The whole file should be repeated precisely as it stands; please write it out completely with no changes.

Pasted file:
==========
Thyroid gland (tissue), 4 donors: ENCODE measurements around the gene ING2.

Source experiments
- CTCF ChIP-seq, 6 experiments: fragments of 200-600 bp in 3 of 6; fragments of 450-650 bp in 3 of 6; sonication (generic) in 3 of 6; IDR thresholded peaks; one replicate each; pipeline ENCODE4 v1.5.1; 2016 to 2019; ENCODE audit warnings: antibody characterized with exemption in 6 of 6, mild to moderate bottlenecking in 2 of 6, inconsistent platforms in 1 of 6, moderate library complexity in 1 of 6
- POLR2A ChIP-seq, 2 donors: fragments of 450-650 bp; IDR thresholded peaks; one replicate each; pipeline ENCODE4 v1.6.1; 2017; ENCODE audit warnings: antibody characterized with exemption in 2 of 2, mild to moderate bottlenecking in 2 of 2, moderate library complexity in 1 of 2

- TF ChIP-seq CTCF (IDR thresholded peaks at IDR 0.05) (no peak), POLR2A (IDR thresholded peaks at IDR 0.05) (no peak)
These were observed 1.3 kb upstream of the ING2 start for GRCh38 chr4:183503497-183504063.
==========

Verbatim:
Thyroid gland (tissue), 4 donors: ENCODE measurements around the gene ING2.

Source experiments
- CTCF ChIP-seq, 6 experiments: fragments of 200-600 bp in 3 of 6; fragments of 450-650 bp in 3 of 6; sonication (generic) in 3 of 6; IDR thresholded peaks; one replicate each; pipeline ENCODE4 v1.5.1; 2016 to 2019; ENCODE audit warnings: antibody characterized with exemption in 6 of 6, mild to moderate bottlenecking in 2 of 6, inconsistent platforms in 1 of 6, moderate library complexity in 1 of 6
- POLR2A ChIP-seq, 2 donors: fragments of 450-650 bp; IDR thresholded peaks; one replicate each; pipeline ENCODE4 v1.6.1; 2017; ENCODE audit warnings: antibody characterized with exemption in 2 of 2, mild to moderate bottlenecking in 2 of 2, moderate library complexity in 1 of 2

- TF ChIP-seq CTCF (IDR thresholded peaks at IDR 0.05) (no peak), POLR2A (IDR thresholded peaks at IDR 0.05) (no peak)
These were observed 1.3 kb upstream of the ING2 start for GRCh38 chr4:183503497-183504063.